A “wombat” is an Australian marsupial with rodent-like teeth and claws that burrows into the ground. The British empire began to colonize Australia in 1770 and began passing land rights laws in the 1830s. Rossetti’s mention of this strange exotic animal both paints the goblins as strange creatures and reveals the colonial backdrop of this poem. Written in 1859, “Goblin Market” could also be read as indicative of anxiety about Britain's growing colonial empire: these new places were so different from Europe that they might have seemed threatening to a Victorian mindset.
"dimpled..." See in text (Goblin Market )
The adjective “dimpled” means plump, chubby, or fat. Generally dimples connote innocence, youth, or purity. Lizzie uses her “dimpled fingers” to shut out the dangerous noise of the goblins and their temptation, signifying that Lizzie is innocent and pure down to her fingers.
"peep..." See in text (Goblin Market )
Here, the narrator uses the verb “peep” rather than “look.” Peep means to look through a narrow space, such as half-shut eyes, a crack in a fence, or other type of small opening. It suggests a secret or stolen glance at something forbidden. It also casts the person who does the “peeping” as dangerously indulgent: they know they should not look, but do so anyway. The use of this verb tells the audience that Lizzie has warned Laura against looking at the goblins before, and perhaps that Laura has taken in this forbidden sight before.
"Hobbling..." See in text (Goblin Market )
The goblins are characterized as beastly and decrepit. The verb “hobbling” signifies moving in an uneven, clumsy, or otherwise graceless manner. It is generally used to connote old age or corruption. This depiction of the goblins sharply contrasts the innocent, golden depiction of the two girls: the goblins are corrupted while the girls are innocent.
"copse and dingle..." See in text (Goblin Market )
A “copse,” or a “coppice,” is a thicket, grove, or growth of small trees, whereas a “dingle” is a dell or hollow shaded with trees. Little details like this help illustrate Lizzie’s journey back from the goblin market by showing the confusing variety of the landscape.
"Mauled..." See in text (Goblin Market )
The verb “to maul” has several meanings; however, two are particularly relevant here. First, the verb can mean to attack and injure someone in a way that damages skin, causing bloody injury. Second, this verb can also mean to touch, harm, or handle someone in a rough, sexual way. Such a word choice underscores the brutality of the goblin men with the young maid as they try to force her to submit to them.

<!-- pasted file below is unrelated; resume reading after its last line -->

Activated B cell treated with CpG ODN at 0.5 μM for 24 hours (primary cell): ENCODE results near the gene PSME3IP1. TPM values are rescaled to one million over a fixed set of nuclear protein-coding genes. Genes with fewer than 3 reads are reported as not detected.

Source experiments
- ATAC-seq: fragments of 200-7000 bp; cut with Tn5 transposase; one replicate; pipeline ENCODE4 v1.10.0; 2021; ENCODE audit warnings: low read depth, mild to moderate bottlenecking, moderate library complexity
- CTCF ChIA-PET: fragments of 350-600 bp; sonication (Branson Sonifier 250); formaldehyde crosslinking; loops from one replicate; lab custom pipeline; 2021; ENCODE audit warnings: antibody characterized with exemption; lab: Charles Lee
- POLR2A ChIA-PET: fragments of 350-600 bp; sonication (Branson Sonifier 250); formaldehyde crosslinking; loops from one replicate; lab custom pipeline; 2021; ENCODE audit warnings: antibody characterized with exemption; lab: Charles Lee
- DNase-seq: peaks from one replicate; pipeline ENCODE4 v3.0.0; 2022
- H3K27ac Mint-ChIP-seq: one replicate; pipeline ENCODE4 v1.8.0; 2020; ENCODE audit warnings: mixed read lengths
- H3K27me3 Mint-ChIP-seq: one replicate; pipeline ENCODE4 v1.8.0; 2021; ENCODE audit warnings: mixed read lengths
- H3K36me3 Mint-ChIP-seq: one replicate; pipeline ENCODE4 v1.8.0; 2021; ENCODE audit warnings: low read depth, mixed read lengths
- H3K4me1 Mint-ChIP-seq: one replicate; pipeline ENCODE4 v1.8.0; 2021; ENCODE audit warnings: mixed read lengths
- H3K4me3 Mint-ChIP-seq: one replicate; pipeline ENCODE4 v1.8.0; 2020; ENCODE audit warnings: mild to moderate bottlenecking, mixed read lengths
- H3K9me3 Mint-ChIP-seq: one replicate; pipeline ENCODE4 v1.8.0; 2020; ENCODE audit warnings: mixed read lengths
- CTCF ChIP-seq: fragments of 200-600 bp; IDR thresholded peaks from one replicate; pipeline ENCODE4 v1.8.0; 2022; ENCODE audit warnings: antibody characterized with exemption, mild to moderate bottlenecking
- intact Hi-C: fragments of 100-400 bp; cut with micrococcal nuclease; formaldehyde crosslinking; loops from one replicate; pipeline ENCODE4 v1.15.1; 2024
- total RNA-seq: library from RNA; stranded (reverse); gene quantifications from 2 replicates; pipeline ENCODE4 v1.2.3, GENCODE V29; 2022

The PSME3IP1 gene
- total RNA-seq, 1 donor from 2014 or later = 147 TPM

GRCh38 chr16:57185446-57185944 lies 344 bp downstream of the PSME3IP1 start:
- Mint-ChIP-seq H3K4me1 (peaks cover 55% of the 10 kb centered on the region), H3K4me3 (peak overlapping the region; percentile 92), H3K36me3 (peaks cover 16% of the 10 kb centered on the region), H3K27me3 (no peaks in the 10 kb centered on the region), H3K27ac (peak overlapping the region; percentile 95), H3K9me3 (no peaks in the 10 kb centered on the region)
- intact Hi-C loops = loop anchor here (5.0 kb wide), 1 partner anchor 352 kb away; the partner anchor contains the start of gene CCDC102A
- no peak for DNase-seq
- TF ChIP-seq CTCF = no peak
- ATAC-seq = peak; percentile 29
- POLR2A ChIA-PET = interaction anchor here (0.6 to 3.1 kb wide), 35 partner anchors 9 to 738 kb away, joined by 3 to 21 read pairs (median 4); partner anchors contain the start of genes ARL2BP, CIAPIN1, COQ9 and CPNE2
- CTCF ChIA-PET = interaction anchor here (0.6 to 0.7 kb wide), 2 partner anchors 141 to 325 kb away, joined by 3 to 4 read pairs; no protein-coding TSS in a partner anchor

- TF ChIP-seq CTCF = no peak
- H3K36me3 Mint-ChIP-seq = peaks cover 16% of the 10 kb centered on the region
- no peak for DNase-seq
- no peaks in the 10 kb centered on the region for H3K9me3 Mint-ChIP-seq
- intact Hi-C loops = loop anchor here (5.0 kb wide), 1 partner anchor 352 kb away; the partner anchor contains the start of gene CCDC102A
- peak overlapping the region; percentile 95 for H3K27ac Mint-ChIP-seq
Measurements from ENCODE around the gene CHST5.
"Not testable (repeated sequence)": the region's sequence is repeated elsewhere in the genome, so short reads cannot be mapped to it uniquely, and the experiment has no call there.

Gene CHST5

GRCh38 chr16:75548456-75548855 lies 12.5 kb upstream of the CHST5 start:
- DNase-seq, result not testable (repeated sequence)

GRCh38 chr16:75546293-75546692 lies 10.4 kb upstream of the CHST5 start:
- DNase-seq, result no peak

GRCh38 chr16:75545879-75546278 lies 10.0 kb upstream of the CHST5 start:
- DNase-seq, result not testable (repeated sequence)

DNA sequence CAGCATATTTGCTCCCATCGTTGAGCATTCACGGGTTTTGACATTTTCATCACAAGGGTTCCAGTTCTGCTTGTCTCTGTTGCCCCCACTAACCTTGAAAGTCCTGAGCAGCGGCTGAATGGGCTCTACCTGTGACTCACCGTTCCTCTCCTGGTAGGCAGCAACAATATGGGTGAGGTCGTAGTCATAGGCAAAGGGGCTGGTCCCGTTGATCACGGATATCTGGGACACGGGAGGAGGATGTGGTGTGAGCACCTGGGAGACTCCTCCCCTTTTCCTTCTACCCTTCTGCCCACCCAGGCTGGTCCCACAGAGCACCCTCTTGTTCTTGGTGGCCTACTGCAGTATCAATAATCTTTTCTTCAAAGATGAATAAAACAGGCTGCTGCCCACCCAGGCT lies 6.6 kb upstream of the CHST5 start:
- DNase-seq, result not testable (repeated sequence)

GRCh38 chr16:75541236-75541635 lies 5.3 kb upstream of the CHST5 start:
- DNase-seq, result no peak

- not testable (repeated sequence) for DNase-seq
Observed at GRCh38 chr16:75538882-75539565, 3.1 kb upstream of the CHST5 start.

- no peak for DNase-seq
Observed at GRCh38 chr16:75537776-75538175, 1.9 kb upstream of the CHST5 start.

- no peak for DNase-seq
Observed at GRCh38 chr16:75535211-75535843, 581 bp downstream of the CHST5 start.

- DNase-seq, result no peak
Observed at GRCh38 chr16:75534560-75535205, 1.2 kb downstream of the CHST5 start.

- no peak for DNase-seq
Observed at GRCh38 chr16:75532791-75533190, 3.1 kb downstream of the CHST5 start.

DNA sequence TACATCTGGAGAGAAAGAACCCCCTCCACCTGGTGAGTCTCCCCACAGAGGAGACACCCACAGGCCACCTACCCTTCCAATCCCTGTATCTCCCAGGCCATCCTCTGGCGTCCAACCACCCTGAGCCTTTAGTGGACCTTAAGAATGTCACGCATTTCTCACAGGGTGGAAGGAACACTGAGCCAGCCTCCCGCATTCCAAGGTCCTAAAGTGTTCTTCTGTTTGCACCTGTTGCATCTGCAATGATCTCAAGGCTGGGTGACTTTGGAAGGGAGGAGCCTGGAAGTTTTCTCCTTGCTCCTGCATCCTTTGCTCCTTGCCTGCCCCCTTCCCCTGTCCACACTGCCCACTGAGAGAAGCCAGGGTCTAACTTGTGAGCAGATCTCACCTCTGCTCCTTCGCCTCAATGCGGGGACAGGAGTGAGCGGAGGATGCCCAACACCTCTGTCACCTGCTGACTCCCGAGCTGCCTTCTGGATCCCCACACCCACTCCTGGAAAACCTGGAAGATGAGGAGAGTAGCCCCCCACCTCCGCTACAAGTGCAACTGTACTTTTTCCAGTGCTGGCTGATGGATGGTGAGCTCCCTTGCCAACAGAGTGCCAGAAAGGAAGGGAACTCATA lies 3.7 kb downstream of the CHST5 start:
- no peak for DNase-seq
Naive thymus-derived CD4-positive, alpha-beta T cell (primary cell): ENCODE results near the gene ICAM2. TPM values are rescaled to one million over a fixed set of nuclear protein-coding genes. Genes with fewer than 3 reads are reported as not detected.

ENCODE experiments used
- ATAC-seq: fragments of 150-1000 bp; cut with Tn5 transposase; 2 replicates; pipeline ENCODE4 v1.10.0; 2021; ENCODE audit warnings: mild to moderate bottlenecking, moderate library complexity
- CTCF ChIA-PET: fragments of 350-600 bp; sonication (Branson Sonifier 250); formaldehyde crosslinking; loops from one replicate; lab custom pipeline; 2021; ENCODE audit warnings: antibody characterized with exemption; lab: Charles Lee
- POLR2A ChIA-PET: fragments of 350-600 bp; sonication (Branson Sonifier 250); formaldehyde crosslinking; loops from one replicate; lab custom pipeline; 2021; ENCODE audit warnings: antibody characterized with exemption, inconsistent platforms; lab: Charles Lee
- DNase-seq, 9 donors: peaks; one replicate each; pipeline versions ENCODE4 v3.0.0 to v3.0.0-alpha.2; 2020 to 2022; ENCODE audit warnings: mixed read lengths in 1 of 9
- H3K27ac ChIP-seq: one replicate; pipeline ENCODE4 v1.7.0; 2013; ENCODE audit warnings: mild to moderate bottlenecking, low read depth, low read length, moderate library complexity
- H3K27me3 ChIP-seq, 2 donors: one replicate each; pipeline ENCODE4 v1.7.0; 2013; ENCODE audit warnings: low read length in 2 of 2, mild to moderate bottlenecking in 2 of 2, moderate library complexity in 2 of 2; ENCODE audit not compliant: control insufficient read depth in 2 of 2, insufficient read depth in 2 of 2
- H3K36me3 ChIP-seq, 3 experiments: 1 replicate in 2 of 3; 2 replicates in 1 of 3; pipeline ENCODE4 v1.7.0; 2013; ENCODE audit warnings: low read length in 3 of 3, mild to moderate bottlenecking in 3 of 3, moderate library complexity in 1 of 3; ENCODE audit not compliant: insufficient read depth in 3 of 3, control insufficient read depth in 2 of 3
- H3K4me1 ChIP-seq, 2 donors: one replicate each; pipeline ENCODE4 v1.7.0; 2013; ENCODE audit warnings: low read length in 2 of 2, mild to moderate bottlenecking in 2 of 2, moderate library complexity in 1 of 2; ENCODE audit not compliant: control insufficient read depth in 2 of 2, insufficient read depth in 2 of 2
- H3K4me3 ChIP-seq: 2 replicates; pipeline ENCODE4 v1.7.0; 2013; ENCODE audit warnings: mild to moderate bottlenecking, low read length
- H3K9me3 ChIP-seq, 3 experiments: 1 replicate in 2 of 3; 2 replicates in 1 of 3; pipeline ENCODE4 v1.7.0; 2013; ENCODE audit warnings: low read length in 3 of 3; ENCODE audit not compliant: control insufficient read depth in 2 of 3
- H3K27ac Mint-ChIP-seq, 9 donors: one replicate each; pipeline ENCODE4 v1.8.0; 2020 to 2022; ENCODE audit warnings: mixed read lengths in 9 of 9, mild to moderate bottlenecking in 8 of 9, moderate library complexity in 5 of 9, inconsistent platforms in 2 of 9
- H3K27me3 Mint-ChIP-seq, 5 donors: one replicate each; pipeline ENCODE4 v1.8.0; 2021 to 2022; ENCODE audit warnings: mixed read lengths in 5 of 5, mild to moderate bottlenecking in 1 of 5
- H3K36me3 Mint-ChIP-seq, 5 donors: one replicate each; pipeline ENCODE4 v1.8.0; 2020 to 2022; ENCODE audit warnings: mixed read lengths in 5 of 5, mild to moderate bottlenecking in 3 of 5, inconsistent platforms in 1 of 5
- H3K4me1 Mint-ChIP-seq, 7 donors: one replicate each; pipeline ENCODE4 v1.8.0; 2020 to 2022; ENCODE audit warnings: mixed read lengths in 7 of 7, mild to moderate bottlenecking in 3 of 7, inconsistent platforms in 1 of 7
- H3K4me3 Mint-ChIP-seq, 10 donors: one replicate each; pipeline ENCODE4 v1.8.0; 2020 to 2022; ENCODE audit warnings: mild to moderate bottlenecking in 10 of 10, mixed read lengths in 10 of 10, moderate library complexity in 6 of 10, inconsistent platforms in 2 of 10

"One may lead a horse to water, Twenty cannot make him drink...." See in text (Goblin Market )
This is a slightly altered form of the 12th-century English proverb “You can lead a horse to water, but you cannot make him drink.” Essentially, it means that you can give someone an opportunity, but you cannot force them to take it. The narrator draws on this saying but substitutes the number twenty to convey the magnitude of force the goblins apply to Lizzie, the proverbial horse in this scenario.
"beleaguered..." See in text (Goblin Market )
The adjective “beleaguered” means “besieged,” “invested,” or “beset” and conveys an image of someone or something being completely surrounded. In this case, Lizzie stands alone while the goblin hordes force themselves and their fruit upon her.
"hoary..." See in text (Goblin Market )
The adjective “hoary” has several meanings, and nearly all of them apply in this extended simile. On one level, “hoary” simple means a white or gray coloring to one’s hair. The sea, then, has whitecaps. On another level, this adjective means “ancient, venerable from age, or time-honored,” and the ocean has often been considered an ancient, mysterious place deserving of respect. Both of these meanings derive from depictions of the Greek god of the sea, Poseidon, who is often characterized as hoary, or gray-haired, ancient, and deserving of respect.
"obstreperously..." See in text (Goblin Market )
In order to convey how aggressively the goblin men attack Lizzie, the narrator utilizes several similes. Here, the goblin assault is depicted as waves crashing “obstreperously” against Lizzie, the rock of “blue-veined stone.” The adverb “obstreperously” emphasizes the impact of the assault, because it means clamorously and noisily.
"Like a rock of blue-veined stone ..." See in text (Goblin Market )
In this simile, Lizzie is depicted as a “blue-veined stone.” The color of her veins, and therefore blood, in this simile is important. Blue blood is an expression that characterizes old, noble, upper-class ancestry. This adds to the divine aspect of Lizzie as she bears the brunt of the goblin men’s aggression to save her sister.
"Maids..." See in text (Goblin Market )
The noun “maids” refers to virginal or chaste women. The main characters of this poem are portrayed as innocent and under the threat of temptation. Setting up the poem in this way suggests a thematic undertone of both resisting temptation and preserving one’s chastity.